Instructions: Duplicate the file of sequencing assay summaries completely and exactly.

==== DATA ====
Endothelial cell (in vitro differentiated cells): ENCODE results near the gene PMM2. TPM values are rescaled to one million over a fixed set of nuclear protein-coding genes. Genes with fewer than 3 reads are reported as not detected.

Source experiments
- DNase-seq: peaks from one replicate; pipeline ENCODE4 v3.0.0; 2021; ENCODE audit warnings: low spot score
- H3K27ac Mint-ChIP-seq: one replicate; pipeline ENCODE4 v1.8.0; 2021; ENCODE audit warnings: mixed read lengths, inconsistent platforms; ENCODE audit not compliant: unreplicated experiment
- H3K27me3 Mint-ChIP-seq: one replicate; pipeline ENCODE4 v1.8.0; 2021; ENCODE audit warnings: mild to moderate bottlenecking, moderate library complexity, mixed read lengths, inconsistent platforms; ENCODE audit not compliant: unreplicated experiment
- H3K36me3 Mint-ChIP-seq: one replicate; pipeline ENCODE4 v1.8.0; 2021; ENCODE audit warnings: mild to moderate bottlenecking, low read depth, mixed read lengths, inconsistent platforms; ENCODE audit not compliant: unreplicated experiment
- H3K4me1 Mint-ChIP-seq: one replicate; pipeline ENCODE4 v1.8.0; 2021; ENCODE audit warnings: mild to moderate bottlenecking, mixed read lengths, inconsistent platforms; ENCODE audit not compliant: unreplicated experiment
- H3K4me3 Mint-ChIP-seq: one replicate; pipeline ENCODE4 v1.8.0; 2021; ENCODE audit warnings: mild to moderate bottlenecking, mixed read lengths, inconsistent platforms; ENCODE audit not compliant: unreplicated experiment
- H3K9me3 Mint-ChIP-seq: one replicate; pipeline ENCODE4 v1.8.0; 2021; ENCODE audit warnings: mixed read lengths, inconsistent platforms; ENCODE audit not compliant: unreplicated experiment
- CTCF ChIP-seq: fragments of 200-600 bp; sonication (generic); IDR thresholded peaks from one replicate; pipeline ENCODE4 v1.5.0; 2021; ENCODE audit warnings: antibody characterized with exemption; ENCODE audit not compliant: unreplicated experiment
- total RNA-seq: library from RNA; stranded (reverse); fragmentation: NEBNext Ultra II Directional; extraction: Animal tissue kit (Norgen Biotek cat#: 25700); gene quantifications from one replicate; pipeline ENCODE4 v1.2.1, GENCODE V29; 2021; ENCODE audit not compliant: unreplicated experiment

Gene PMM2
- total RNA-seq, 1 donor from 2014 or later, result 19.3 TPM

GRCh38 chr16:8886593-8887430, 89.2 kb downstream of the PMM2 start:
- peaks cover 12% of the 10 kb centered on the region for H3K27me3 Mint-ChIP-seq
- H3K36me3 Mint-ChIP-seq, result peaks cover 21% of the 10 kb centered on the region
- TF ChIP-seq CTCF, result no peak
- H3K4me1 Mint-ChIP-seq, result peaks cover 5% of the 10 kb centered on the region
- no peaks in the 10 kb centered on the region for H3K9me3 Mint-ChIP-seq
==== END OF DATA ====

Endothelial cell (in vitro differentiated cells): ENCODE results near the gene PMM2. TPM values are rescaled to one million over a fixed set of nuclear protein-coding genes. Genes with fewer than 3 reads are reported as not detected.

Source experiments
- DNase-seq: peaks from one replicate; pipeline ENCODE4 v3.0.0; 2021; ENCODE audit warnings: low spot score
- H3K27ac Mint-ChIP-seq: one replicate; pipeline ENCODE4 v1.8.0; 2021; ENCODE audit warnings: mixed read lengths, inconsistent platforms; ENCODE audit not compliant: unreplicated experiment
- H3K27me3 Mint-ChIP-seq: one replicate; pipeline ENCODE4 v1.8.0; 2021; ENCODE audit warnings: mild to moderate bottlenecking, moderate library complexity, mixed read lengths, inconsistent platforms; ENCODE audit not compliant: unreplicated experiment
- H3K36me3 Mint-ChIP-seq: one replicate; pipeline ENCODE4 v1.8.0; 2021; ENCODE audit warnings: mild to moderate bottlenecking, low read depth, mixed read lengths, inconsistent platforms; ENCODE audit not compliant: unreplicated experiment
- H3K4me1 Mint-ChIP-seq: one replicate; pipeline ENCODE4 v1.8.0; 2021; ENCODE audit warnings: mild to moderate bottlenecking, mixed read lengths, inconsistent platforms; ENCODE audit not compliant: unreplicated experiment
- H3K4me3 Mint-ChIP-seq: one replicate; pipeline ENCODE4 v1.8.0; 2021; ENCODE audit warnings: mild to moderate bottlenecking, mixed read lengths, inconsistent platforms; ENCODE audit not compliant: unreplicated experiment
- H3K9me3 Mint-ChIP-seq: one replicate; pipeline ENCODE4 v1.8.0; 2021; ENCODE audit warnings: mixed read lengths, inconsistent platforms; ENCODE audit not compliant: unreplicated experiment
- CTCF ChIP-seq: fragments of 200-600 bp; sonication (generic); IDR thresholded peaks from one replicate; pipeline ENCODE4 v1.5.0; 2021; ENCODE audit warnings: antibody characterized with exemption; ENCODE audit not compliant: unreplicated experiment
- total RNA-seq: library from RNA; stranded (reverse); fragmentation: NEBNext Ultra II Directional; extraction: Animal tissue kit (Norgen Biotek cat#: 25700); gene quantifications from one replicate; pipeline ENCODE4 v1.2.1, GENCODE V29; 2021; ENCODE audit not compliant: unreplicated experiment

Gene PMM2
- total RNA-seq, 1 donor from 2014 or later, result 19.3 TPM

GRCh38 chr16:8886593-8887430, 89.2 kb downstream of the PMM2 start:
- peaks cover 12% of the 10 kb centered on the region for H3K27me3 Mint-ChIP-seq
- H3K36me3 Mint-ChIP-seq, result peaks cover 21% of the 10 kb centered on the region
- TF ChIP-seq CTCF, result no peak
- H3K4me1 Mint-ChIP-seq, result peaks cover 5% of the 10 kb centered on the region
- no peaks in the 10 kb centered on the region for H3K9me3 Mint-ChIP-seq